Adoption of Mobile Commerce Services Among Artisans in Developing Countries
This paper aims to analyze how artisans in Ghana are incorporating mobile commerce into their everyday business and how perceived usefulness, perceived ease of use, subjective norms, age, gender, expertise, and educational level affected the adoption and usage of m-commerce.
This study integrates well-established theoretical models to create a new conceptual model that ensures a comprehensive mobile commerce adoption survey.
A cross-sectional survey was conducted to measure the constructs and their relations to test the research model.
The study’s findings confirmed previous results and produced a new conceptual model for mobile commerce adoption and usage.
Except for gender, perceived ease of use, and subjective norms that did not have specific effects on mobile commerce adoption, age, educational level, perceived usefulness, expertise, attitude, and behavioral intention showed significant effects.
First of all, mobile commerce service providers should strategically pay critical attention to customer-centered factors that positively affect the adoption of mobile commerce innovations than focusing exclusively on technology-related issues. Mobile service providers can attract more users if they carefully consider promoting elements like perceived usefulness and perceived ease of use which directly or indirectly affect the individuals’ decision to adopt information technology from consumer perspectives.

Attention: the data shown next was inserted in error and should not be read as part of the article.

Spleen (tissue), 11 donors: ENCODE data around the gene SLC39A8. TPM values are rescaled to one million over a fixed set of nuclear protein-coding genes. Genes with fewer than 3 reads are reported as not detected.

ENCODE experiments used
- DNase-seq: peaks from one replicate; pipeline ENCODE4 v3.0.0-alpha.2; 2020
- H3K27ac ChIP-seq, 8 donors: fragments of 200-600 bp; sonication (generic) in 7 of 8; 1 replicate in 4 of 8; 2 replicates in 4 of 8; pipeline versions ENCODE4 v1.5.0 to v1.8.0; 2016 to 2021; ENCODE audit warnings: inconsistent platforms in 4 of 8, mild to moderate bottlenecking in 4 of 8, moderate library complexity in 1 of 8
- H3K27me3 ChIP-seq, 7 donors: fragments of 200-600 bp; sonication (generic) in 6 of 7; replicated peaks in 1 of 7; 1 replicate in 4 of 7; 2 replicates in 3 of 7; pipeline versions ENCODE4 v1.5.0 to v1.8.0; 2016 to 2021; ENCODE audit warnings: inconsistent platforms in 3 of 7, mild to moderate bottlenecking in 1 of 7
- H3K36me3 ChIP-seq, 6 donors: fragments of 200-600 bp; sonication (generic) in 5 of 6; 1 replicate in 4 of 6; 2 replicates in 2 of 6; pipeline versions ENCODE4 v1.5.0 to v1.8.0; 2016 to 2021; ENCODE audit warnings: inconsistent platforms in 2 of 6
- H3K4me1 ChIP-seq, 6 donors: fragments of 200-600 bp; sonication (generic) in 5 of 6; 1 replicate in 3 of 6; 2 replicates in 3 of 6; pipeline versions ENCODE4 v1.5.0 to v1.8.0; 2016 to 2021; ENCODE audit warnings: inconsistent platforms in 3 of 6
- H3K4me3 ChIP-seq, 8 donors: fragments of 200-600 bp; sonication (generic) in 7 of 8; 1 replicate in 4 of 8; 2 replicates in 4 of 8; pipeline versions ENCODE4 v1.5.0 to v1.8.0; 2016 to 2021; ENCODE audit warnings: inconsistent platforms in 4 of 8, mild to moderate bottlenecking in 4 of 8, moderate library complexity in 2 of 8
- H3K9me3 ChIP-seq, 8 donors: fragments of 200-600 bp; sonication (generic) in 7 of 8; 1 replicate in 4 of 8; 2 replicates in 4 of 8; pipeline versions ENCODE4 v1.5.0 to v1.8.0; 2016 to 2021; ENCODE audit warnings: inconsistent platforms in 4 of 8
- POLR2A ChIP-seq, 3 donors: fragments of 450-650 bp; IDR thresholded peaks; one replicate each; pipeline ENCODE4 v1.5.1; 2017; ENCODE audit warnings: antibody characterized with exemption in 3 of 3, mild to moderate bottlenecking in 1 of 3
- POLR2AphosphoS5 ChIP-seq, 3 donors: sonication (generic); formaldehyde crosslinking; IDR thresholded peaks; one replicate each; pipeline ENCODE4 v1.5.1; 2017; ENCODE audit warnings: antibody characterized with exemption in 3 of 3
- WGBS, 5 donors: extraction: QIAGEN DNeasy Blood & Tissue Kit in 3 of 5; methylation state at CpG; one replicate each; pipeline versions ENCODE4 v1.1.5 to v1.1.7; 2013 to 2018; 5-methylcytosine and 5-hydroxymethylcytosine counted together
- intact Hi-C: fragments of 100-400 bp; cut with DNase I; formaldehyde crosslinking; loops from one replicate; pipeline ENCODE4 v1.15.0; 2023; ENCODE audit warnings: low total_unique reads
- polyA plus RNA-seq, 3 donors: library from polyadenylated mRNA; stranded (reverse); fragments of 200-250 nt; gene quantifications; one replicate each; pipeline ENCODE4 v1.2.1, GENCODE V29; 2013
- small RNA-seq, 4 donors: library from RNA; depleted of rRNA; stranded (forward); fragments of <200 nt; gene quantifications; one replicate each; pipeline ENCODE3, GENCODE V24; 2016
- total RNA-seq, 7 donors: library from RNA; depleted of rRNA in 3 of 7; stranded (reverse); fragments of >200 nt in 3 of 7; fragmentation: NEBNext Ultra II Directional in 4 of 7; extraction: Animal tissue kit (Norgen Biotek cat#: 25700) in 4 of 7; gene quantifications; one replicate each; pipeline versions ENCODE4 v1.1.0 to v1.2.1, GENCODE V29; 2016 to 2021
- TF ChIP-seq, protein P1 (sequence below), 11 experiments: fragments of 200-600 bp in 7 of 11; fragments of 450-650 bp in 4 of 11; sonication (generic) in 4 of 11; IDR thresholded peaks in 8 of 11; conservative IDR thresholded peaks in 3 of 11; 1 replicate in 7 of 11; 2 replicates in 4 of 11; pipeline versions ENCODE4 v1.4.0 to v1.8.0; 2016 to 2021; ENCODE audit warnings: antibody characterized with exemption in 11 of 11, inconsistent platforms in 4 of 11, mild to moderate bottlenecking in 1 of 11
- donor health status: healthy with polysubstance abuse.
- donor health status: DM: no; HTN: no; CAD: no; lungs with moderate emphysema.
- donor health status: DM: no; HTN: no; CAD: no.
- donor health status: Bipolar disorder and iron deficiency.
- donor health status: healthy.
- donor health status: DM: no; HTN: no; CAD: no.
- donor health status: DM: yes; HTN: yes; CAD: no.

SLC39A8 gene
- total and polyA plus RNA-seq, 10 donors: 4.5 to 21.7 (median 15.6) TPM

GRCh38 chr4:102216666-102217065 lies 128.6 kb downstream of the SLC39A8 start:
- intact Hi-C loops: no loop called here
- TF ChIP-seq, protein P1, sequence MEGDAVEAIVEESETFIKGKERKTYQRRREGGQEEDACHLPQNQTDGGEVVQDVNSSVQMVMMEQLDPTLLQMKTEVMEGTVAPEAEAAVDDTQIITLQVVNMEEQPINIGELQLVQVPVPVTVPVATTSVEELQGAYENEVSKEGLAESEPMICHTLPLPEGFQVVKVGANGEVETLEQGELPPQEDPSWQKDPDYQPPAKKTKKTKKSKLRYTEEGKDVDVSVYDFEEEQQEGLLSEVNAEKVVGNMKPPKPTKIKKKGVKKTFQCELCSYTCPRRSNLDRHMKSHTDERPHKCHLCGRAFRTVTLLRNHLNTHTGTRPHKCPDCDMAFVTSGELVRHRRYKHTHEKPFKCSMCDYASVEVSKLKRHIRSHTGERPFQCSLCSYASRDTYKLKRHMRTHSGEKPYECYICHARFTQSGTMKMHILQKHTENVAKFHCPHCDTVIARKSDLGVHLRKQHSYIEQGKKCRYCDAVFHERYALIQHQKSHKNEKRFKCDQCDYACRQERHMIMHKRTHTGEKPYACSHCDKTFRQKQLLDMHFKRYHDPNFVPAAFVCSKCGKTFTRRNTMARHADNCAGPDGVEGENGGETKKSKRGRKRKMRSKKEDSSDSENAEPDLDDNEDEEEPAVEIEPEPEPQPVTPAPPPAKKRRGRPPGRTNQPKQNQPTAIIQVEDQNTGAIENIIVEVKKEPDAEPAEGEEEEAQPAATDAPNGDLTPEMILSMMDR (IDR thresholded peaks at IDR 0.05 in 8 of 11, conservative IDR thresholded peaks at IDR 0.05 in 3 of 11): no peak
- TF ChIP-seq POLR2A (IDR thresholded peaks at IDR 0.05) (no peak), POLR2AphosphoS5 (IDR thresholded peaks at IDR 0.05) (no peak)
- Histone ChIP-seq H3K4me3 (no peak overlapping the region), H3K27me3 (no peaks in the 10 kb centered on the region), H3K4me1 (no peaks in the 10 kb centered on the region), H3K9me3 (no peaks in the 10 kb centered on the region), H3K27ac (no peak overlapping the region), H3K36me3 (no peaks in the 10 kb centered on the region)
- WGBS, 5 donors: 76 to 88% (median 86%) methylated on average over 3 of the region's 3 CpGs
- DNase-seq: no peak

Second, mobile commerce service providers should strategically focus more on younger individuals since, per the research findings, they are more likely to adopt mobile commerce innovations than the older folks in Ghana.
Third, service providers should also devise strategies to retain actual users of m-commerce by promoting elements like behavioral intentions and attitude, which according to the research findings, have a higher predictive power on actual usage of m-commerce.
The conceptual model developed can be employed by researchers worldwide to analyze technology acceptance research.
The study’s findings suggested that mobile commerce adoption could promote a cashless society that is convenient for making buying things quicker and easier.
The research sample size could be increased, and also the study could all sixteen regions in Ghana or any other country for a broader representation.